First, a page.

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Get the Inside Scoop on our CRS Summit Speakers – Spotlight on Drs. Evan Scott and Shohreh Shahabi!

By: Chelsea Castleberry, CRS Program Assistant, May 29th, 2018

The 2018 Reproductive Science and Medicine Summit will take place this Friday, June 1st in Prentice Women’s Hospital, Chicago, and we are looking forward to presentations from our distinguished speakers! Featured in this CRS New Story are interviews with Dr. Evan Scott, and Dr. Shohreh Shahabi.

Evan Scott

Evan Scott, PhD Assistant Professor of Biomedical Engineering, Northwestern University McCormick School of Engineering

Dr. Scott, who will be presenting in Session #1 “Translation Perspectives and Clinical Applications” was interviewed by Hunter Rogers, PhD Candidate in the Woodruff Lab:

What science topic are you the most excited to see develop in the future?

I am most excited about our anti-inflammatory nanomaterials, which may be very useful for the treatment of a variety of conditions, including heart disease, endometriosis and following organ/cell transplantation. We engineered these nanomaterials to mimic viruses in terms of their structure and surface chemistry, and this allows them to interact with inflammatory immune cells in a more controlled fashion.

Why/how did you choose your current career path?
I was a pre-med biomedical engineer as an undergraduate student and fully intending to go to medical school after graduation. But after working in the laboratory of a prominent scientist named Prof. Edith Mathiowitz, I completely changed my mind. She engineered microparticles for the controlled delivery of drugs and had started a company based on the technology she developed in her own lab. When I saw the diverse possibilities of her position, I switched to science and never looked back.

What is your worst lab mishap?

My worst lab mishap was likely during my postdoc. I was working at a University in Switzerland at the time, which had numerous cultural differences. The Swiss are very punctual and disciplined, so when they send out emails, everyone is expected to read them on time and be fully aware of any important announcements. I was (and still am not) very good at checking my email regularly, so I missed a critical message about the ventilation for the chemistry hoods being shut down during working hours for maintenance. I came in early that day to start a polymer synthesis where the first step was an azeotropic distillation to remove residual moisture from toluene (essentially just boiling toluene for a while). I didn’t know that the hoods were shut off (as there were no warnings posted other than the email from 2 weeks earlier), so the toluene vapor filled up the whole lab, which had to be immediately evacuated. The lab was shut down for about 6 hours, and my lab mates were not too happy.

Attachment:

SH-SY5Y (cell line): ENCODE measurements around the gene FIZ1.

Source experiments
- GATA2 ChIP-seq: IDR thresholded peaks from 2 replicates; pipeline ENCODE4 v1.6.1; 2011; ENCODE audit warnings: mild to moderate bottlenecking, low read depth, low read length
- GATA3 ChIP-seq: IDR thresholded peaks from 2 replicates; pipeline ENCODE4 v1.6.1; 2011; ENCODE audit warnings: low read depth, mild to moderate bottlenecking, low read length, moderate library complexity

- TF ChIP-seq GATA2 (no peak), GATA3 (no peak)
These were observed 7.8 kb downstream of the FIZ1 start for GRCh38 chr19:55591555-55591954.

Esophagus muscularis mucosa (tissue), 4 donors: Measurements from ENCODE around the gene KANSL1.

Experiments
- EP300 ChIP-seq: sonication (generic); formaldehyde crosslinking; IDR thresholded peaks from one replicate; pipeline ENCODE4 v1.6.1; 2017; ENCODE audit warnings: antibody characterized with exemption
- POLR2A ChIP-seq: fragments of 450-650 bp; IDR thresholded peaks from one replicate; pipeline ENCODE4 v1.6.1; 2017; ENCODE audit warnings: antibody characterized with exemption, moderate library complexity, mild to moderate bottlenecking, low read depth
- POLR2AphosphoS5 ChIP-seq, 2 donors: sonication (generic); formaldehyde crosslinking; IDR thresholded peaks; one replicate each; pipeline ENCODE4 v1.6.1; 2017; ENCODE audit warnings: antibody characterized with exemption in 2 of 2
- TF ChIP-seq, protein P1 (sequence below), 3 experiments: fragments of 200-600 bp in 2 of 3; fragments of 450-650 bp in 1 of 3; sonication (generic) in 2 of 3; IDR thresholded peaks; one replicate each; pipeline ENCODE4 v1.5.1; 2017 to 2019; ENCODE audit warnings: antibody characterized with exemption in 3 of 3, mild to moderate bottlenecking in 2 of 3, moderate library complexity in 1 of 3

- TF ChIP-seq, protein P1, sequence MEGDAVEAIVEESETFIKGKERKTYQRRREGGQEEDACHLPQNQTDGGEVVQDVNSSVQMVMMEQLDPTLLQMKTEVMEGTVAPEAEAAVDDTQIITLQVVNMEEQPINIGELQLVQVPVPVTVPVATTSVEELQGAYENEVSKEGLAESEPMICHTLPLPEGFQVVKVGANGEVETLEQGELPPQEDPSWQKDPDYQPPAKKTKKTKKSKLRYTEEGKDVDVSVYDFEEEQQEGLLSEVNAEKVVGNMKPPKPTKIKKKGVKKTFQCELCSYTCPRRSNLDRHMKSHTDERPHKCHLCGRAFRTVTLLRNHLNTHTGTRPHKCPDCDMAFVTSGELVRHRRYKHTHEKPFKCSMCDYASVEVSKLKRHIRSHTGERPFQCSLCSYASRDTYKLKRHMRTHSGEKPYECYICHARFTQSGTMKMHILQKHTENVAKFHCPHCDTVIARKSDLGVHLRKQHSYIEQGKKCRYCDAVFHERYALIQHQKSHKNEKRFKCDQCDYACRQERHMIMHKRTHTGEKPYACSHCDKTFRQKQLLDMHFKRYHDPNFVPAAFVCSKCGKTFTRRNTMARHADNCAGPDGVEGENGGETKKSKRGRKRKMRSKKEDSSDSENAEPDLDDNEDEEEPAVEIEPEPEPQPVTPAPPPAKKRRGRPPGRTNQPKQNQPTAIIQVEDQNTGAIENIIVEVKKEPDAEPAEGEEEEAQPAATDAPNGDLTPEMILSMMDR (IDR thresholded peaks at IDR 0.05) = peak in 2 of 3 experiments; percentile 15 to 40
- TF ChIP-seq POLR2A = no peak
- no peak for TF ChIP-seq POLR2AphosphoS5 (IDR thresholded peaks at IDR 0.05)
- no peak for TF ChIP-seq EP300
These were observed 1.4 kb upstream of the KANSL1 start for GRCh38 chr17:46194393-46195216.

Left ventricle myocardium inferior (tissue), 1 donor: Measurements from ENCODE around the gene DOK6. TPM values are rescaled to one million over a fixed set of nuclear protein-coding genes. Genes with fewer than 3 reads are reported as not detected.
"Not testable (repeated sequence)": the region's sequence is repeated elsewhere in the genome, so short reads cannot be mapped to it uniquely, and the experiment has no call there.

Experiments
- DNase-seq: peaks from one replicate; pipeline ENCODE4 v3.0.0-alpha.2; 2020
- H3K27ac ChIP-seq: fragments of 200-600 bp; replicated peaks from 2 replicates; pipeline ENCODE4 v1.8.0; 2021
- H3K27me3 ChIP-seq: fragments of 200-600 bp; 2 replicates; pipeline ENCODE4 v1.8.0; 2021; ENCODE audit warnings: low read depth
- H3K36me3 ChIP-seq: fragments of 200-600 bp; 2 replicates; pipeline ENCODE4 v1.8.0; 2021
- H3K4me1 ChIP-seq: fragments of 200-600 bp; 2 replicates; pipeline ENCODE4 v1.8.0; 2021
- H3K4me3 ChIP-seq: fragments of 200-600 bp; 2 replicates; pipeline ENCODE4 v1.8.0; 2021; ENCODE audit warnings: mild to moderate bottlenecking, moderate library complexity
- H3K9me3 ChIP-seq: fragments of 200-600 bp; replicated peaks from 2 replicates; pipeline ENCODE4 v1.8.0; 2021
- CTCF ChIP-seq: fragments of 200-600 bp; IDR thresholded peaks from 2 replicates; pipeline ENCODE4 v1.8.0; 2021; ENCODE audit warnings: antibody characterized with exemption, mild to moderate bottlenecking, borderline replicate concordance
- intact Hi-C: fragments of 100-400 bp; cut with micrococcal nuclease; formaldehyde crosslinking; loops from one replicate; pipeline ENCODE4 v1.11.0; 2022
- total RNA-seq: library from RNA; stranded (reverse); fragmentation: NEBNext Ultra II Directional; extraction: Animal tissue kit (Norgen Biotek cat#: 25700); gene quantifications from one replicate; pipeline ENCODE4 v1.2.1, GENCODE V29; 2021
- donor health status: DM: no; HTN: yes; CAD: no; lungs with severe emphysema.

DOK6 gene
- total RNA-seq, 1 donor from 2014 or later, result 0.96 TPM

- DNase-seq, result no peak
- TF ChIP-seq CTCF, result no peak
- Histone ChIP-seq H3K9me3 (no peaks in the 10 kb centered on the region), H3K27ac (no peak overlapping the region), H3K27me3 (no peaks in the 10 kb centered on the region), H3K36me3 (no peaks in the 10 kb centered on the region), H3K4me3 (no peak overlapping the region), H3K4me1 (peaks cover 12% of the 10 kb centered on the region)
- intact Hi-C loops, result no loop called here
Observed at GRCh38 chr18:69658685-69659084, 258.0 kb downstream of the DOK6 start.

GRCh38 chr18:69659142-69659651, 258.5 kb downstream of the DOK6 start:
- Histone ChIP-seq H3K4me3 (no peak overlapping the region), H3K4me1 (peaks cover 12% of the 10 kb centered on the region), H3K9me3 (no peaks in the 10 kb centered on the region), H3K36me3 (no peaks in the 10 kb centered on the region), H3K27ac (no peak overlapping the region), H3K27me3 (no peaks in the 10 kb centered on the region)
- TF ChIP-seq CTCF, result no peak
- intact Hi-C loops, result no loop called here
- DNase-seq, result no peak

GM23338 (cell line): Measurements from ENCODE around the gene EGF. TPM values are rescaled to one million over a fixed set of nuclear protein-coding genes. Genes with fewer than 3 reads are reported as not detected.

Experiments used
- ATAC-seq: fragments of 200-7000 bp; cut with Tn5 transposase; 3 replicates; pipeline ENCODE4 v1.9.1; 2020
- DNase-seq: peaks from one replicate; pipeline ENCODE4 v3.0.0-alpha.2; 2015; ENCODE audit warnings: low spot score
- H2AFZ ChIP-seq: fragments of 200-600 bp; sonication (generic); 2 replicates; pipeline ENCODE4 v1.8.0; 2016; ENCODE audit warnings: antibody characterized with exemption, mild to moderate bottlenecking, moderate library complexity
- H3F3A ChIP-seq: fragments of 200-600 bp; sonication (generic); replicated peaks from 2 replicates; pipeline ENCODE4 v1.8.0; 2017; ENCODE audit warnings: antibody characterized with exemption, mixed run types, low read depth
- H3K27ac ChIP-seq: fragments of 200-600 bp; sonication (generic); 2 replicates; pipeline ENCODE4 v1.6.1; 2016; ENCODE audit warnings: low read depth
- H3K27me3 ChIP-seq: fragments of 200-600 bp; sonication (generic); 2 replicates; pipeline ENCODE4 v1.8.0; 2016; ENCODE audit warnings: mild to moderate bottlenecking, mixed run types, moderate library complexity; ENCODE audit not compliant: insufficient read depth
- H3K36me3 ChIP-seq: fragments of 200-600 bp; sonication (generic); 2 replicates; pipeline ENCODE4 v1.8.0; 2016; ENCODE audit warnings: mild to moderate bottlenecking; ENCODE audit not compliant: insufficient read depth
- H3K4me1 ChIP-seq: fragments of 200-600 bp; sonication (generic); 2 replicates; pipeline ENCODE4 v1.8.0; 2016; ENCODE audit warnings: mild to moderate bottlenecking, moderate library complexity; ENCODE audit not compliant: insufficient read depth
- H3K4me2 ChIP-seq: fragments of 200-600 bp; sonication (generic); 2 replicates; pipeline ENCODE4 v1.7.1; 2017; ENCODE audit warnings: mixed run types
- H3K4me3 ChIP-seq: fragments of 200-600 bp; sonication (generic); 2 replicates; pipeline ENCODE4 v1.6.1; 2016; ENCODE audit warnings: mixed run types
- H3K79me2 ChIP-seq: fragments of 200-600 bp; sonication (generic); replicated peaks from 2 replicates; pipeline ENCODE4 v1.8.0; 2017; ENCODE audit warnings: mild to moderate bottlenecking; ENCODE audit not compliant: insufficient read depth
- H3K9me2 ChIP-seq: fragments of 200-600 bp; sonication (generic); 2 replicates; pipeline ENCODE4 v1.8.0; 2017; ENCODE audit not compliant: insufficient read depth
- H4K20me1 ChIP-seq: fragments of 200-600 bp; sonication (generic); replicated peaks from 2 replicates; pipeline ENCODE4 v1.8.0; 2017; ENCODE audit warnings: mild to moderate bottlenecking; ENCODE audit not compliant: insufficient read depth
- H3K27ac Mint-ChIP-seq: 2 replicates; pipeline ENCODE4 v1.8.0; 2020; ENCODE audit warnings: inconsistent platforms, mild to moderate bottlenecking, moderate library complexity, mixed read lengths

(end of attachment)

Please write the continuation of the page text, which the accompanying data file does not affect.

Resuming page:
What hobbies do you have outside of the lab?
While I don’t watch much TV, I am definitely a movie buff. So, I watch a lot of (sometimes obscure) movies when unwinding at home. I’ve always played a lot of sports (football and lacrosse mainly), so I like to exercise and run by the lake. I’m also a fan of sci-fi novels, so I try to catch up on some reading when possible.

 

Dr. ShahabiShohreh Shahabi, MD Chief of Gynecologic Oncology, Department of Obstetrics & Gynecology, John and Ruth Brewer Professor of Gynecology and Cancer Research, Professor of Obstetrics & Gynecology (Gynecologic Oncology) and Medical Social Sciences, Northwestern University Feinberg School of Medicine

Dr. Shahabi, who will be presenting in Session #2 “Regulation and Dysregulation of Reproduction” was interviewed by Bahar Dikemen Yilmaz, MD, Fellow in the Bulun Lab:

What science topic are you the most excited to see develop in the future?

I would like the role of macrogenomics and personalized to be redefined in women’s cancer.

Why/how did you choose your current career path?

Through exposure to clinical medicine and women’s health I found gynecologic oncology to be a career which encompasses continuity with my patients, challenging surgical procedures and innovative research.

What is your worst lab mishap?

When I was working as an OBGYN resident I had set up an experiment in the lab, but was caught up with patient care responsibilities so when I finally returned to the laboratory my experiment had been heating for too long and the dishes were unable to be used!

What hobbies do you have outside of the lab and the clinic?

I enjoying visiting exhibits, spending time with my husband and daughter, reading the New York Times and traveling.

 

See everyone this Friday! #CRSReproSummit2018